Being Green at the Zoo
Being Green at the Zoo
Tell us what you do at home to be "green!"
Post to our Facebook page at facebook.com/rwpzoo and share your great ideas with all our fans, too!
In addition to fostering awareness of the importance of conservation and environment-friendly behaviors, we strive to use best practices in everyday operations at the Zoo.
New Construction Means Higher Standards are Met
Newer pools for animals like anteater and elephants have filtering systems to purify water. In the past we had to empty pools every month and refill them with fresh water. We are saving about 1,000,000 gallons of water per year just in the new elephant pool!
As we build new exhibits we are meeting the most recent federal energy guidelines:
New heating systems recover and recirculate warm air instead of releasing it outdoors.
We use energy efficient motors and light fixtures
The installation of Structural Insulated Panels (foam covered with thin wood panels) helps reduce the amount of lumber used in constructing new buildings. They also provide better R-Value, which means they lower energy usage which ultimately lowers carbon dioxide emissions.
Twice weekly our natural refuse, such as animal bedding materials, manure, leaves, grass clippings and vegetable and fruit peelings are picked up by our trash hauler and delivered to a composting facility.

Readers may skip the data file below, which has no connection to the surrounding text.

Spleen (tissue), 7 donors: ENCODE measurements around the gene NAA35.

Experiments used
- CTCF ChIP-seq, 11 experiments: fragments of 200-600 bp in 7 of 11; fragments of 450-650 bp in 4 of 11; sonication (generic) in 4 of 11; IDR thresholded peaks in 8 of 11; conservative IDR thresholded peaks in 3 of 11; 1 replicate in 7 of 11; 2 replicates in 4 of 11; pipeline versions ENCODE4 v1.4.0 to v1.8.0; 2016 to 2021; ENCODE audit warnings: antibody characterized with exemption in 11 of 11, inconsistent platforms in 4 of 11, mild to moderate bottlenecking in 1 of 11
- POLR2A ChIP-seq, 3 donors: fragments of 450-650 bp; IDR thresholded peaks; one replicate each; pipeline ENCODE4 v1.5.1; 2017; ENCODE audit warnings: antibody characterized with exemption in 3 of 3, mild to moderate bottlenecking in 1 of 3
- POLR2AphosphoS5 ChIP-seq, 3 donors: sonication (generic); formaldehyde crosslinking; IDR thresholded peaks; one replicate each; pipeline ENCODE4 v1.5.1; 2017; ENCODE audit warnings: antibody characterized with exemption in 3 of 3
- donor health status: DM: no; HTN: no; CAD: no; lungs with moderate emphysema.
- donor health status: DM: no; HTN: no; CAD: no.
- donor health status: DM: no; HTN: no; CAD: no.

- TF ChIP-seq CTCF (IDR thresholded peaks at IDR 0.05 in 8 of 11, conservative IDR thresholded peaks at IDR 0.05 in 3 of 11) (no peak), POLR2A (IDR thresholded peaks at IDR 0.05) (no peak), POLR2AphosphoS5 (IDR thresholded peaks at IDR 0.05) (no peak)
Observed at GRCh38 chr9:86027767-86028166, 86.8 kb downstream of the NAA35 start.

We have comprehensive procedures for recycling paper, cardboard, cans, bottles, clear plastic bags and wooden pallets. These are collected on Zoo grounds and then delivered to the Rhode Island Resource Recovery.
The following materials are delivered to appropriate recycling or processing facilities:
Recyclable light bulbs (non-incandescent),
Batteries (including single use batteries; batteries for electronics such as cellphones, lap tops, digital cameras, cordless phones, tools, etc.); fire alarm batteries; 2-way radio batteries; Car and truck batteries; and golf cart batteries)
E-waste such as computers, monitors, hard drives, printers, copiers and the like
Ink cartridges and cell phones
Waste oil and automotive filters
Oil-based paints and varnish
Scrap asphalt or cement
Non-biological hazardous wastes such as turpentine, antifreeze, disinfectant, pool chemicals that cannot safely be discarded in the trash.
All veterinary-related biological and medical waste and storage is regulated by the Veterinary staff at Roger Williams Park Zoo. All first aid-related biological and medical waste and storage is regulated by our contracted Emergency Medical Technicians
We use a compactor to reduce the size of unrecyclable trash and cardboard to help minimize trash volume at the state landfill.